Sterling: The Pound has proved resilient recently on the back of reliable data and positive Brexit news. However, Brexit concerns are back on the table as Theresa May’s own party members join EU in rejecting her Brexit plan and are suggesting that her own time in office is limited. After a flurry of resignations and fighting her party for the Chequers plan, its rejection by the EU left the Prime Minister in an awful Brexit headlines will stay the primary driver of the Sterling pairs in the fourth quarter.
Antipodeans: AUD and NZD pairs were amongst the worst performers against the greenback in the G10 currencies. AUDUSD has been trading in a bearish channel since the beginning of the year. NZDUSD is also trading in a downtrend. Subdued inflationary pressures and a dovish central both are weighing on the Antipodeans. A lack of key positive catalysts is preventing the currencies to make a clear break to the upside.“Policy divergence” and “Trade Tensions” remain the factors engulfing the FX markets and will probably continue to do so in the final quarter. As of writing, news on a new trade deal between the US-Canada-Mexico emerged and lifted the Canadian dollar.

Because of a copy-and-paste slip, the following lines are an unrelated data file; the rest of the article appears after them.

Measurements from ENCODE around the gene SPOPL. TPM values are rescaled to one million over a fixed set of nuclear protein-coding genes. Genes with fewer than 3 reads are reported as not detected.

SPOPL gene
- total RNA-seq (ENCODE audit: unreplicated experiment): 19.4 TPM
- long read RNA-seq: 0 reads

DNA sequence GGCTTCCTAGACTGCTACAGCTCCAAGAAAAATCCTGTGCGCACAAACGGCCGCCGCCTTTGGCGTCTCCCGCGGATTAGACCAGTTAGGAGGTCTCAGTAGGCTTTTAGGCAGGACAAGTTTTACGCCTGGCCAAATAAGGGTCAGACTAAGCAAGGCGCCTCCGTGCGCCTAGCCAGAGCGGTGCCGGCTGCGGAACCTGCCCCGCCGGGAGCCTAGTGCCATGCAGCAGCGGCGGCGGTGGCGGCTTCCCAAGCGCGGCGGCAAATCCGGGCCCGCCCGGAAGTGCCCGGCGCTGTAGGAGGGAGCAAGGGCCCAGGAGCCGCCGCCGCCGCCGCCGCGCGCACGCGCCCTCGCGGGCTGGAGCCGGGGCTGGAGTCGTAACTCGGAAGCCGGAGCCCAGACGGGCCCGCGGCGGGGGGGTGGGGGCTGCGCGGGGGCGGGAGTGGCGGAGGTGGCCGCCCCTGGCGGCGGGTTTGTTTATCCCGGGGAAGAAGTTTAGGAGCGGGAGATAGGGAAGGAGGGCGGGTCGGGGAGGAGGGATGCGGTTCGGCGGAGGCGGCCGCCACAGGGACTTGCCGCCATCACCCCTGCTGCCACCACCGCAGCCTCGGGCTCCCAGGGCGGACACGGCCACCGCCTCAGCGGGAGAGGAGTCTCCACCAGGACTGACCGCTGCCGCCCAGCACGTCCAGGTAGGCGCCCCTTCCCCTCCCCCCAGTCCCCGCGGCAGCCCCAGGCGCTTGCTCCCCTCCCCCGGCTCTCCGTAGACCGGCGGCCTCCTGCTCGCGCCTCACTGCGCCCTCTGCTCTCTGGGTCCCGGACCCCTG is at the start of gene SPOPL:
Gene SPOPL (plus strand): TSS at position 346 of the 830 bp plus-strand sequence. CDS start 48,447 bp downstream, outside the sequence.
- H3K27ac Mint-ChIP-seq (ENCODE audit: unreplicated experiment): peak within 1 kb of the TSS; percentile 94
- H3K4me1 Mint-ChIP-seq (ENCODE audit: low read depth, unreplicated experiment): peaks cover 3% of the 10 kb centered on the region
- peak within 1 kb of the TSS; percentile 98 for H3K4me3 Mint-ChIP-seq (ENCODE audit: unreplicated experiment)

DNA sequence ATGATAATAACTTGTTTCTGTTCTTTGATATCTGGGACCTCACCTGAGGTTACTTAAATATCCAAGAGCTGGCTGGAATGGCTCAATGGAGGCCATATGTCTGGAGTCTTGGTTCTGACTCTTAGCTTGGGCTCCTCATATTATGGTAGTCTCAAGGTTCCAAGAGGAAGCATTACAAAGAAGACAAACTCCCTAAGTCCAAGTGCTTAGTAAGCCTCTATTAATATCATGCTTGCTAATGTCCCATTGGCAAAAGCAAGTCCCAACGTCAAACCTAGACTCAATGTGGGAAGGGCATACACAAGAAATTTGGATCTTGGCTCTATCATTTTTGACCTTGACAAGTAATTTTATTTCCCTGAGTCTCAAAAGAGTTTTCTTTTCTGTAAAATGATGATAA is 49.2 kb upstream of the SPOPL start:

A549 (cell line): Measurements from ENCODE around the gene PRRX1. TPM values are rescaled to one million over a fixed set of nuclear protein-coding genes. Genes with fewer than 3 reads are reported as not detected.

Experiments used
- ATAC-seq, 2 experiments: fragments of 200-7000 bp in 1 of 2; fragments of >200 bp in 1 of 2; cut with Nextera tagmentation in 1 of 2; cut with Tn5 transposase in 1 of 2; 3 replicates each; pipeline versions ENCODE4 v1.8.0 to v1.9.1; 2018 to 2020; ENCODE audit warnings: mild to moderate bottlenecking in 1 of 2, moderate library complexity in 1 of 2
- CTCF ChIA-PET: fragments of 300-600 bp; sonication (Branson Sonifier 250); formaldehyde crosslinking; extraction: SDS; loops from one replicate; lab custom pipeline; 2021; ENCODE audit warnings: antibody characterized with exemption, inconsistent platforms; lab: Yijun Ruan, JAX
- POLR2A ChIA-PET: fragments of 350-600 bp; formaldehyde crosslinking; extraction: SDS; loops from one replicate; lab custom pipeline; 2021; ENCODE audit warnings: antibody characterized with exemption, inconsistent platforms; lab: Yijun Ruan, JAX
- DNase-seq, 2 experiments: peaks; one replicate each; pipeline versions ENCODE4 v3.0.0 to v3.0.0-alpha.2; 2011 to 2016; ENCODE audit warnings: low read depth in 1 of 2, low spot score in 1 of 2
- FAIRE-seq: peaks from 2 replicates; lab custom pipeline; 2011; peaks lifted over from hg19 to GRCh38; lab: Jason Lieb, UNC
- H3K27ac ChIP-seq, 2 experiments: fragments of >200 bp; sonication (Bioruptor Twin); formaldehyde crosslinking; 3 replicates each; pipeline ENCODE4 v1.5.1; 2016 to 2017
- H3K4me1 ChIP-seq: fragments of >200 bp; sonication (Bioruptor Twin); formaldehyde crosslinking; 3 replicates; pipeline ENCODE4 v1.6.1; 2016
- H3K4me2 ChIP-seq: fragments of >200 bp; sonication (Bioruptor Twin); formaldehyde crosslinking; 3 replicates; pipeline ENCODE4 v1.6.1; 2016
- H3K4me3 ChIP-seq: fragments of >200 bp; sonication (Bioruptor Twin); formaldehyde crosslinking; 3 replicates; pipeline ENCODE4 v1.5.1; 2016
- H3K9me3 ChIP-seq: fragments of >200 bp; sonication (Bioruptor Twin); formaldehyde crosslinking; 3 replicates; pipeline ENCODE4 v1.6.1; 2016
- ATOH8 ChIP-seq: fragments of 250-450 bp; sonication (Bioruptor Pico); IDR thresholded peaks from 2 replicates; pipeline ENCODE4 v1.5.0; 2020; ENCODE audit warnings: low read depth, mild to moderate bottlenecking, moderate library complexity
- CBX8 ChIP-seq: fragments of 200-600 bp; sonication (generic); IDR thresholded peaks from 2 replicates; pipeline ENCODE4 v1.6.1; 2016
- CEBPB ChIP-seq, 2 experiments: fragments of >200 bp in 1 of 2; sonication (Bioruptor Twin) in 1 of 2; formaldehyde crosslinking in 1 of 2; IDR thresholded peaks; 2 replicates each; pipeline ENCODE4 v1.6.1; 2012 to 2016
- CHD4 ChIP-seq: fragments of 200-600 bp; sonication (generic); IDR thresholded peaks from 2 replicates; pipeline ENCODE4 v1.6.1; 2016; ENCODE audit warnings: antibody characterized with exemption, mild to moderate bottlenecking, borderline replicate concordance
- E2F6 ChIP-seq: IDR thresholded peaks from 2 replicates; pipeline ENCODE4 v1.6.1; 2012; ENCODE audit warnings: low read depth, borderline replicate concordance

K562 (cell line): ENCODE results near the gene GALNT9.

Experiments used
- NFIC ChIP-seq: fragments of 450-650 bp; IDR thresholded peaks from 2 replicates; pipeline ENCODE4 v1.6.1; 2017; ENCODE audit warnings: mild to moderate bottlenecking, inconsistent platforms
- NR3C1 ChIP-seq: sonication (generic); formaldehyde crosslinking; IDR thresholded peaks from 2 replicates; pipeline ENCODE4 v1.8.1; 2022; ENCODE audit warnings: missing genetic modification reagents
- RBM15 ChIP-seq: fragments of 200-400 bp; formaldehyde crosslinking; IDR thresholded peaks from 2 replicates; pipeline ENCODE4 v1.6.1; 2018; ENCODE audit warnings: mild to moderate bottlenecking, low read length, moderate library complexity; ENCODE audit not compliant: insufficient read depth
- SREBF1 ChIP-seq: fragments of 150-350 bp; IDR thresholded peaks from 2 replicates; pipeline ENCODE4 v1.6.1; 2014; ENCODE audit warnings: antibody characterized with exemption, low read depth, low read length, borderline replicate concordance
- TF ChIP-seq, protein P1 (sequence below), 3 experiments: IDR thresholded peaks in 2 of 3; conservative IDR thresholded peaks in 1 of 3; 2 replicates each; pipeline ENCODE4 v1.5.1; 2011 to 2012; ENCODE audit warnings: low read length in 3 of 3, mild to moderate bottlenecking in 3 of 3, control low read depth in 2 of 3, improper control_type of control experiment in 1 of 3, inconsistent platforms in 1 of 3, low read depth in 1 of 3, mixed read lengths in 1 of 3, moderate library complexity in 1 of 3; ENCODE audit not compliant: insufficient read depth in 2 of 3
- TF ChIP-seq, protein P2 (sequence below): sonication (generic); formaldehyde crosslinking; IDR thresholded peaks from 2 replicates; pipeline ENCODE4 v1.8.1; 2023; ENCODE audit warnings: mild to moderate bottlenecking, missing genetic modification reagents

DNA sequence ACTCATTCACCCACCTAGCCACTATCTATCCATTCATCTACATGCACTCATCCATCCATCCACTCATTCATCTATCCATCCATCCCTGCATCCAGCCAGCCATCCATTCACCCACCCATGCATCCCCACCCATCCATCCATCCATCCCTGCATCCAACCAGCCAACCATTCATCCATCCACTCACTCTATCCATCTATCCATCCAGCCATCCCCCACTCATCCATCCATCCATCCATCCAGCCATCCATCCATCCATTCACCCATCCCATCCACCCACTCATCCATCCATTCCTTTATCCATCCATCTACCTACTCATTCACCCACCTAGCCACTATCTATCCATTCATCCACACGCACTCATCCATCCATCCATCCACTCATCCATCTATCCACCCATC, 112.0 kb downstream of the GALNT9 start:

This article is written by a GO Markets Analyst and is based on their independent analysis. They remain fully responsible for the views expressed as well as any remaining error or omissions. Trading Forex and Derivatives carries a high level of risk.